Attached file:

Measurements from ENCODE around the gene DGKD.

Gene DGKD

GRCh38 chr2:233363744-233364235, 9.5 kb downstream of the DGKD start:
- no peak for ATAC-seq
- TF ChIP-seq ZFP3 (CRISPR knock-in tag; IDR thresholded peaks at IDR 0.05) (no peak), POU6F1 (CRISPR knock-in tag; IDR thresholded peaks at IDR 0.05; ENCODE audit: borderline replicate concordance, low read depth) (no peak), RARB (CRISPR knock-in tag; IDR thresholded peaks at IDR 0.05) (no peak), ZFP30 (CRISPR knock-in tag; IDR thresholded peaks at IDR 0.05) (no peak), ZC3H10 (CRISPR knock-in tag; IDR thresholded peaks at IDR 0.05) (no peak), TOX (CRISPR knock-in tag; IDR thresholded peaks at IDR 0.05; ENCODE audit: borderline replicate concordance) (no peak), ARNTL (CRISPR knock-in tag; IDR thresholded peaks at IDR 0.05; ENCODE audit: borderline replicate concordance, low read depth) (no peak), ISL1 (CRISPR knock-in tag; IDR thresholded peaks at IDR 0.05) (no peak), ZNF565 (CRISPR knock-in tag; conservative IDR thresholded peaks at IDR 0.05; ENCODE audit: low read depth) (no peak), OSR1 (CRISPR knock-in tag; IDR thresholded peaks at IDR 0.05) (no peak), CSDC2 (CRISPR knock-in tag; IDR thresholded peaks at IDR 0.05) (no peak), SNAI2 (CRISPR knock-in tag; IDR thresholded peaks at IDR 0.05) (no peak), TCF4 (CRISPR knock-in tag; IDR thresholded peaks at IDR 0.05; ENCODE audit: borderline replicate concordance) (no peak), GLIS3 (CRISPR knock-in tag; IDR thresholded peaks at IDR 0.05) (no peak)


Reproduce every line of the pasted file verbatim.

Measurements from ENCODE around the gene DGKD.

Gene DGKD

GRCh38 chr2:233363744-233364235, 9.5 kb downstream of the DGKD start:
- no peak for ATAC-seq
- TF ChIP-seq ZFP3 (CRISPR knock-in tag; IDR thresholded peaks at IDR 0.05) (no peak), POU6F1 (CRISPR knock-in tag; IDR thresholded peaks at IDR 0.05; ENCODE audit: borderline replicate concordance, low read depth) (no peak), RARB (CRISPR knock-in tag; IDR thresholded peaks at IDR 0.05) (no peak), ZFP30 (CRISPR knock-in tag; IDR thresholded peaks at IDR 0.05) (no peak), ZC3H10 (CRISPR knock-in tag; IDR thresholded peaks at IDR 0.05) (no peak), TOX (CRISPR knock-in tag; IDR thresholded peaks at IDR 0.05; ENCODE audit: borderline replicate concordance) (no peak), ARNTL (CRISPR knock-in tag; IDR thresholded peaks at IDR 0.05; ENCODE audit: borderline replicate concordance, low read depth) (no peak), ISL1 (CRISPR knock-in tag; IDR thresholded peaks at IDR 0.05) (no peak), ZNF565 (CRISPR knock-in tag; conservative IDR thresholded peaks at IDR 0.05; ENCODE audit: low read depth) (no peak), OSR1 (CRISPR knock-in tag; IDR thresholded peaks at IDR 0.05) (no peak), CSDC2 (CRISPR knock-in tag; IDR thresholded peaks at IDR 0.05) (no peak), SNAI2 (CRISPR knock-in tag; IDR thresholded peaks at IDR 0.05) (no peak), TCF4 (CRISPR knock-in tag; IDR thresholded peaks at IDR 0.05; ENCODE audit: borderline replicate concordance) (no peak), GLIS3 (CRISPR knock-in tag; IDR thresholded peaks at IDR 0.05) (no peak)